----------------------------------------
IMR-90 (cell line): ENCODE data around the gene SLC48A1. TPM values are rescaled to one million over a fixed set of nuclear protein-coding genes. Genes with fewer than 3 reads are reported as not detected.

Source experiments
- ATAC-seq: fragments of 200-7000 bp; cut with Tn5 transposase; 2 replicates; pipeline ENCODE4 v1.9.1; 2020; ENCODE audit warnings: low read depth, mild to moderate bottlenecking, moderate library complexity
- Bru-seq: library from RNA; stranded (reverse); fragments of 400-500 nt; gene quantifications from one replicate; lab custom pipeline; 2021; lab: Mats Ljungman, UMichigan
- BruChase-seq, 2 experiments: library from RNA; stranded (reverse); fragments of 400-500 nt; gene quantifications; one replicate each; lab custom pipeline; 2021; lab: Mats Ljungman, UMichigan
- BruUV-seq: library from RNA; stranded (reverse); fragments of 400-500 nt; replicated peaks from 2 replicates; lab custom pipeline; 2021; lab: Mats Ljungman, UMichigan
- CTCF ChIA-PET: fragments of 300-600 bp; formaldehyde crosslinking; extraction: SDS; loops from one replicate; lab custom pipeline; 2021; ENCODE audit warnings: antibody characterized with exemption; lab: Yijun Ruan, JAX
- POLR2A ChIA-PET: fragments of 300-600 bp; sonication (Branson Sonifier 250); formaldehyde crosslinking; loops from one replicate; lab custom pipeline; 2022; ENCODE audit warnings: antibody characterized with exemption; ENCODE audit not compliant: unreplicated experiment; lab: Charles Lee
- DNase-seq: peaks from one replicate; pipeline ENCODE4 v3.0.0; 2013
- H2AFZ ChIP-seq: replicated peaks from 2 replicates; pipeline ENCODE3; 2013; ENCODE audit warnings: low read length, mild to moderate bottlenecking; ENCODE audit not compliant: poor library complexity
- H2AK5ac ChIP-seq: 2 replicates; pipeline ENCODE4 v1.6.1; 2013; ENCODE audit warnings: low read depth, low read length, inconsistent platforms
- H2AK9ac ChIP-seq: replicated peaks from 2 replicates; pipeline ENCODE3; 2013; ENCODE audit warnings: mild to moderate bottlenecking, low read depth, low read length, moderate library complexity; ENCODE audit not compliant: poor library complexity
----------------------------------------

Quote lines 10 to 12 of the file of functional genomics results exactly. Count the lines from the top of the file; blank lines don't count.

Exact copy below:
- H2AFZ ChIP-seq: replicated peaks from 2 replicates; pipeline ENCODE3; 2013; ENCODE audit warnings: low read length, mild to moderate bottlenecking; ENCODE audit not compliant: poor library complexity
- H2AK5ac ChIP-seq: 2 replicates; pipeline ENCODE4 v1.6.1; 2013; ENCODE audit warnings: low read depth, low read length, inconsistent platforms
- H2AK9ac ChIP-seq: replicated peaks from 2 replicates; pipeline ENCODE3; 2013; ENCODE audit warnings: mild to moderate bottlenecking, low read depth, low read length, moderate library complexity; ENCODE audit not compliant: poor library complexity